111-312, 124 Stat. 3296 (2010) ("TRUIRJCA"). Two
sections of this omnibus legislation are germane to this
301(a) of TRUIRJCA provided that "[e]ach provision of
law amended by subtitle A or E of title V of [EGTRRA] is
amended to read as such provision would read if such subtitle
had never been enacted." The statutes repealing the
federal estate tax and the new Section 1022 were both located
in Subtitle A of Title V of EGTRRA. EGTRRA § 1(c).
301(c) of TRUIRJCA created a unique option for estates of
decedents dying in 2010, as was the case with Ms. Stahl,
Notwithstanding subsection (a), in the case of an estate of a
decedent dying after December 31, 2009, and before January 1,
2011, the executor (within the meaning of section 2203 of the
Internal Revenue Code of 1986) may elect to apply such Code
as though the amendments made by subsection (a) do not apply
with respect to chapter 11 of such Code and with respect to
property acquired or passing from such decedent (within the
meaning of section 1014(b) of such Code). Such election shall
be made at such time and in such manner as the Secretary of
the Treasury or the Secretary's delegate shall provide.
Such an election once made shall be revocable only with the
consent of the Secretary of the Treasury or the
Secretary's delegate. For purposes of section 2652(a)(1)
of such Code, the determination of whether any property is
subject to the tax imposed by such chapter 11 shall be made
without regard to any election made under this subsection.
§ 301(c). Although drafted in the nearly impenetrable
prose that seems to be the hallmark of federal legislation,
the effect of Section 301(c) can be stated in comparatively
simple terms. Despite TRUIRJCA's reinstatement of the
federal estate tax, Section 301(c) permitted executors of
estates of people dying in 2010 to elect not to pay the
federal estate tax. In the event that an executor made this
election, for income tax purposes, gains from the sale of the
decedent's property are measured by the modified
carryover basis provided by Section 1022 rather than the
stepped-up basis provided by Section 1014. The effect was to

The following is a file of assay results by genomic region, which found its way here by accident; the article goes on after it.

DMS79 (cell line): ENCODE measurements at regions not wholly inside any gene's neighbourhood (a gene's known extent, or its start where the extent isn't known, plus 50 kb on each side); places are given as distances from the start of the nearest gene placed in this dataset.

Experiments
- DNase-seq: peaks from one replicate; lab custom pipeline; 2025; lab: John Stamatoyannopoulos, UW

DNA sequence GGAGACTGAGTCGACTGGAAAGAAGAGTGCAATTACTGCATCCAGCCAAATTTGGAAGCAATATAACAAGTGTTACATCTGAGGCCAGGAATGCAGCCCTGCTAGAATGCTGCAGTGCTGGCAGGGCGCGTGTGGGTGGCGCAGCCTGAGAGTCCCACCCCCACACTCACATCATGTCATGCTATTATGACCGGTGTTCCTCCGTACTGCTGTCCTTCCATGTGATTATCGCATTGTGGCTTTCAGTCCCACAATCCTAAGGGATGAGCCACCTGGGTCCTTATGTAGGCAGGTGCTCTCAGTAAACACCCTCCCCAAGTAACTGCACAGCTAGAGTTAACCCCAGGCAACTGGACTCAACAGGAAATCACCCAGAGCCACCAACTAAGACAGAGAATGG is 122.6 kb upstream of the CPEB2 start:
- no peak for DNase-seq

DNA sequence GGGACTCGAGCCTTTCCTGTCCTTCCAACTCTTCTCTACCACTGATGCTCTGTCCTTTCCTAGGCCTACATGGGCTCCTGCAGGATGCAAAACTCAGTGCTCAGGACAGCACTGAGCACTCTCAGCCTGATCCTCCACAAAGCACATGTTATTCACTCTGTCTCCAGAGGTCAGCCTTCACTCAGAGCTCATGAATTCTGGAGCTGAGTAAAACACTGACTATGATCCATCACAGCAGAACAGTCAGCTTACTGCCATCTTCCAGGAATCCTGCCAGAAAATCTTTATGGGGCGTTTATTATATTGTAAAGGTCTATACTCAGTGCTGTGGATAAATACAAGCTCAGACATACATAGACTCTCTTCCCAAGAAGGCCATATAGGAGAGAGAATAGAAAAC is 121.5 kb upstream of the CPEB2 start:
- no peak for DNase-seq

permit the estates of 2010 decedents to elect to pay federal
income taxes in lieu of estate taxes ("the 1022
Estate made the 1022 Election. Thus, following the sale of
the Chino property, in its 2012 federal income tax return,
the Estate calculated its income tax liability based upon a
modified carryover basis of $1, 457, 341 and a sales price of
$16, 339, 000. This resulted in a taxable gain of $14, 881,
659 from the sale.
Estate also filed an Idaho income tax return for 2012. When
it did so, the Estate initially used the same modified
carryover basis for the Chino property as it had for its
federal income tax return. The Estate computed its state tax
liability as $1, 029, 107, which the Estate paid. The
Commission processed the Estate's 2012 Idaho income tax
return and determined that the Estate had incorrectly
computed a credit for taxes paid to other states. The
Commission adjusted that credit and issued a Notice of
Deficiency Determination ("NODD") in July of 2013.
The NODD identified a deficiency of $20, 629 for tax year
Estate protested the NODD and filed an amended 2012 Idaho
income tax return. In the amended Idaho return, the Estate
computed the gain from the sale of the Chino property using a
stepped-up basis of $16, 000, 000 rather than the earlier
modified carryover basis of $1, 457, 341. The amended Idaho
return was accompanied by a "sample recomputed"
federal income tax return. Schedule D to the recomputed federal tax
return showed a sales price of $16, 318, 909 and a stepped-up
basis of $16, 000, 000. The Estate's amended state income
tax return identified a taxable gain of $318, 909 from the
sale of the Chino property, ...